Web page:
Ever since the storming rise of graphene, the expanding list of two dimensional material family as predicted by theorists has been experimentally verified almost in every few months in the last years. Most fundamental properties of 2D atomic thin crystals, such as morphology/geometric profiles, electronic/magnetic transports and optoelectronic responses can be investigated by various optically excited and surface force sensitive techniques like Raman/IR spectroscopy and AFM/STM probes. However, determining atomic structures of versatile 2D crystal surfaces and interfaces in the burgeoning 2D heterostructure materials remains very challenging. So far, high-resolution cross-section TEM is still the most popular and viable method to map out surface/interface atomic structures of 2D crystal and other derivative materials although the delicate interface bonding can be undesirably vulnerable to electron-beam effects. Synchrotron-based surface X-ray diffraction, in particular crystal truncation rod (CTR) technique, can render a complete and precise atomic structure of single crystals and high quality epitaxial thin films/heterostructures in non-destructive manner. Nevertheless, the miniature lateral dimension (e.g. less than a few to tens of microns) of most 2D flakes and heterostructures makes conventional surface X-ray diffraction almost impractical to map out the complete Bragg rod so as to extract the complete atomic structures. Moreover, structural and electronic phases of some unique 2D crystals are strikingly controllable by strain applied by the underlying substrate or support when it has a large surface curvature, which for certain throws another big technical barrier for any surface-sensitive X-ray techniques.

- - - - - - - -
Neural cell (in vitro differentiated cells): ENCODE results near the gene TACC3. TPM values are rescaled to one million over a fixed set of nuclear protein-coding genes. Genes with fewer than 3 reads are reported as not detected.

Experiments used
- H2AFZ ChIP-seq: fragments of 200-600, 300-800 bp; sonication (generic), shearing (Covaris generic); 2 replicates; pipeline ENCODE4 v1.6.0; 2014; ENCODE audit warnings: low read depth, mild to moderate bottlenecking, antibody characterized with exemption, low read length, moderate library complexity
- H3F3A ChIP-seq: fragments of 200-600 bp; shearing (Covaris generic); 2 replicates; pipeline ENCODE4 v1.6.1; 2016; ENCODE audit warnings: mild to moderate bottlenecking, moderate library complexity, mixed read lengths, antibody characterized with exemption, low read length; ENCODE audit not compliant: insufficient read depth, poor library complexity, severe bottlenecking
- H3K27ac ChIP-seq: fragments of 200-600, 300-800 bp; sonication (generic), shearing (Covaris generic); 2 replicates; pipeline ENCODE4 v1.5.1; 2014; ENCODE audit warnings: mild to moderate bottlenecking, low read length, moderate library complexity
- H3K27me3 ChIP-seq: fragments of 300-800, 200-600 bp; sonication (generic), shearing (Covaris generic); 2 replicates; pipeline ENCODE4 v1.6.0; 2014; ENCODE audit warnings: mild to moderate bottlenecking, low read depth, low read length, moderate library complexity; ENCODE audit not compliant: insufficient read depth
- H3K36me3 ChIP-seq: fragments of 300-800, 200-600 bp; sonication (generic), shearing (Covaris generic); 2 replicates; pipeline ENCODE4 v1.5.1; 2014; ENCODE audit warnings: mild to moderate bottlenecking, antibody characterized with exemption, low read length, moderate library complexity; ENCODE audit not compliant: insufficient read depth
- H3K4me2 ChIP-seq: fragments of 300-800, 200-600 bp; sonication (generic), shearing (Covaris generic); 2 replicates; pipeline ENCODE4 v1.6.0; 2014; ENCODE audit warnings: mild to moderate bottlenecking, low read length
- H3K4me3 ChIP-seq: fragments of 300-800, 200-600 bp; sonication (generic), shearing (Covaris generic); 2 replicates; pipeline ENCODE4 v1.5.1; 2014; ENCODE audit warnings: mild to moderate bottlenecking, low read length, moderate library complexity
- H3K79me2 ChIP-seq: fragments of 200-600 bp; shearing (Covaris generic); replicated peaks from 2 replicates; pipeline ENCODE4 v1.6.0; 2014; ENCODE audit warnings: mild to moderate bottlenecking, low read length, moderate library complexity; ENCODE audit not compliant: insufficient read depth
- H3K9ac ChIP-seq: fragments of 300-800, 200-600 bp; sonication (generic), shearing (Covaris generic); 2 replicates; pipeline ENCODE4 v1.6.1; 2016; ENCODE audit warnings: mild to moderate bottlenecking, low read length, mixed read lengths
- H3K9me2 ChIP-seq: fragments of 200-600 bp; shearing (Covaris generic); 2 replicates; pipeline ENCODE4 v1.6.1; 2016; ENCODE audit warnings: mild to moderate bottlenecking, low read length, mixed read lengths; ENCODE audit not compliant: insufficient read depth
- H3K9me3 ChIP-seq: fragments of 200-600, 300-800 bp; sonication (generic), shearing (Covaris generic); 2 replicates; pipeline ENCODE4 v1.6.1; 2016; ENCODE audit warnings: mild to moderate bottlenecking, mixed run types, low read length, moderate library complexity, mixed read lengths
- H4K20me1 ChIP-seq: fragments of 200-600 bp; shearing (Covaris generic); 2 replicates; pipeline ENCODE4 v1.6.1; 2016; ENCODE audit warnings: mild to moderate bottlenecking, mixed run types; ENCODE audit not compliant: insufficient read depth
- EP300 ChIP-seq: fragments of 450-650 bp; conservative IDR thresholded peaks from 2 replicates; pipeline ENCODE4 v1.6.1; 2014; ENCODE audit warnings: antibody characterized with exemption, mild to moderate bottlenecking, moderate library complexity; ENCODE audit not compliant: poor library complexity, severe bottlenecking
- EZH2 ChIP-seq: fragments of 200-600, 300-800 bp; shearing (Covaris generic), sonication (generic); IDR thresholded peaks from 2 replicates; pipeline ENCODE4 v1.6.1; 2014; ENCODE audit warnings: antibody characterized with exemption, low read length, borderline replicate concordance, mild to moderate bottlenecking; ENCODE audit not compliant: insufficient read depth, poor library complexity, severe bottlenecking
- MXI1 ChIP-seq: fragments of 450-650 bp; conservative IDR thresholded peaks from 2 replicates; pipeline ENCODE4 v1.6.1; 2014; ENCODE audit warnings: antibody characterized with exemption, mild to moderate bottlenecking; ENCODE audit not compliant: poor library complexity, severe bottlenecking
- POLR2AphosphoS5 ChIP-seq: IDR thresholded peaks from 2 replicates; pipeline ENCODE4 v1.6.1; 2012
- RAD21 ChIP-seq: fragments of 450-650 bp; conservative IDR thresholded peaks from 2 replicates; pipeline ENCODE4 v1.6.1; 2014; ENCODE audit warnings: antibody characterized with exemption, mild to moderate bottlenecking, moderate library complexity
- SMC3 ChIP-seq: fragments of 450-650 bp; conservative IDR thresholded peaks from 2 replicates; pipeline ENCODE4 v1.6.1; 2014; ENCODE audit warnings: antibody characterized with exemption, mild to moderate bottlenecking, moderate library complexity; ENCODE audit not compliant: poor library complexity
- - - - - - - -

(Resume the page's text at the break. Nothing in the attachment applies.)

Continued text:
High-brilliance, high flux synchrotron source and state-of-art focusing optics capable of routinely realizing nanobeam below 100 nm makes X-ray nanodiffraction, even surface X-ray nanodiffraction become practical and user-accessible. In this talk, I will discuss the feasibility of surface X-ray nanodiffraction measurements, and then demonstrate two most recent intriguing practices on investigating 2D atomic thin crystal and Lego-style 2D heterstructures. In one case, surface nanodiffraction helps to map out the complete specular CTR of a high quality graphene-hexagon BN heterostructure. The resolved interfacial atomic structures suggest a subtle variation of interfacial van-der-waals bonding between exfoliated and CVD grown 2D thin crystals. In another example, surface nanodiffraction allowed for precise determining in-plane lattice expansion of miniature MoS2 2D flakes vapor grown on highly curved glass spheres, which provides an excitingly new approach to effectively manipulate electronic band valley structures. In summary, surface X-ray nanodiffraction brings about significant opportunities for us to explore new two-dimensional materials, unravel emergent phenomena, and develop novel functionalities.